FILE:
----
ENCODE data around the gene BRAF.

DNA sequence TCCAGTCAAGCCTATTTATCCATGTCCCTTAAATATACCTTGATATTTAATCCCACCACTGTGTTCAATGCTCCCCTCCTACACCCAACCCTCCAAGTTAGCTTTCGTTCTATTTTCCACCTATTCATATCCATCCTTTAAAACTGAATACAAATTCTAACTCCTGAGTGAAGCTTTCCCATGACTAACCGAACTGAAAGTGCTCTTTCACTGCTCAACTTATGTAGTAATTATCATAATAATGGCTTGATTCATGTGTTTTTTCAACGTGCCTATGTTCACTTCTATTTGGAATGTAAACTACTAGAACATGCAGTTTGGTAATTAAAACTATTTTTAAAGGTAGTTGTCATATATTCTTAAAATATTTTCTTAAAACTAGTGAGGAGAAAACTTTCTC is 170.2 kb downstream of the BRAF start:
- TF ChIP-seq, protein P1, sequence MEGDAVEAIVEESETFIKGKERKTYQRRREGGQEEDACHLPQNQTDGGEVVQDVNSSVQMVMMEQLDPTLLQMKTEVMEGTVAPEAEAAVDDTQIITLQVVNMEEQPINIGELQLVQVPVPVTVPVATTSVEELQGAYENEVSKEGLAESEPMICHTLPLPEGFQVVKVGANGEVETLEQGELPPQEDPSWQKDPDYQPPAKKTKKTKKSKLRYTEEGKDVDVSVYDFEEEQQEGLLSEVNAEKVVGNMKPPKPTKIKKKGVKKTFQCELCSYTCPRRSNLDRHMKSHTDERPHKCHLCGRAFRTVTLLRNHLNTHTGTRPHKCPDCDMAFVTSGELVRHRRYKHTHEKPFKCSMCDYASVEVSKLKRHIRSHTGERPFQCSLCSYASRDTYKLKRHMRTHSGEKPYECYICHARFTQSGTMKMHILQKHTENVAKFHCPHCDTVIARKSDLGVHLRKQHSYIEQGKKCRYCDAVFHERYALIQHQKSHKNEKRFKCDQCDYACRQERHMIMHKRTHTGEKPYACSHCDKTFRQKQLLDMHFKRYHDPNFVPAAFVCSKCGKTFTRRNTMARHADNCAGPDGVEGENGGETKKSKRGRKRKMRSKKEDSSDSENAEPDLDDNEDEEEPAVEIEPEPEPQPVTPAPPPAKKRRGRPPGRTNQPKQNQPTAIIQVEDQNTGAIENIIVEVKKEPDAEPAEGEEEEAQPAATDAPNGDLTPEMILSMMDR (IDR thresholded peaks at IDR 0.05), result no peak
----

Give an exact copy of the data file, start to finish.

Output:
ENCODE data around the gene BRAF.

DNA sequence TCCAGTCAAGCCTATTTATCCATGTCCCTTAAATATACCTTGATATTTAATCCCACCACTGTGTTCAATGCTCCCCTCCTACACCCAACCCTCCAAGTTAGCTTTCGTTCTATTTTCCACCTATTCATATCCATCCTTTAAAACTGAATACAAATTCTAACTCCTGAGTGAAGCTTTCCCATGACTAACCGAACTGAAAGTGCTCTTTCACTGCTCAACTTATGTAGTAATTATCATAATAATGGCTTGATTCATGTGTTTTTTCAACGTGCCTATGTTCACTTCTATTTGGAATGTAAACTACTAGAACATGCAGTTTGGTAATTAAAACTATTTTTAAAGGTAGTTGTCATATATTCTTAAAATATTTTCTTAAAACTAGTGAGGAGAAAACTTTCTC is 170.2 kb downstream of the BRAF start:
- TF ChIP-seq, protein P1, sequence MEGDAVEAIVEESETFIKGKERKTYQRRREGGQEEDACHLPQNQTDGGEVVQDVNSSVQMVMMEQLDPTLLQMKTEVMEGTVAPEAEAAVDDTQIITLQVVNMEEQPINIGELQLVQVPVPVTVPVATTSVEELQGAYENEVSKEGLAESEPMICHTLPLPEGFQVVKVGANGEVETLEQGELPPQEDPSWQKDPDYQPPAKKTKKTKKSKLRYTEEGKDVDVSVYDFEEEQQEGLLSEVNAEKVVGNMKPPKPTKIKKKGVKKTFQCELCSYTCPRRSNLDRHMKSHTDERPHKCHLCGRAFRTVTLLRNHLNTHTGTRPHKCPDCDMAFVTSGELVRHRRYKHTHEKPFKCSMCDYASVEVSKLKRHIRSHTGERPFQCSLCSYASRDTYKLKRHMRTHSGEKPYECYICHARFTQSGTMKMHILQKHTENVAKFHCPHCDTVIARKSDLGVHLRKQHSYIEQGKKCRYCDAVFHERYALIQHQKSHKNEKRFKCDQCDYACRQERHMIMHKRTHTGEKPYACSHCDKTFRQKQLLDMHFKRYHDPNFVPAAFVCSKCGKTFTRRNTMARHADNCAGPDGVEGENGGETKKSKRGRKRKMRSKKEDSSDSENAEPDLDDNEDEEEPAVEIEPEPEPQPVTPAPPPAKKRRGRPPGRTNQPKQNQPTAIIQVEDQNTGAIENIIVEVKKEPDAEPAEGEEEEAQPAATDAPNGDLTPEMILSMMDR (IDR thresholded peaks at IDR 0.05), result no peak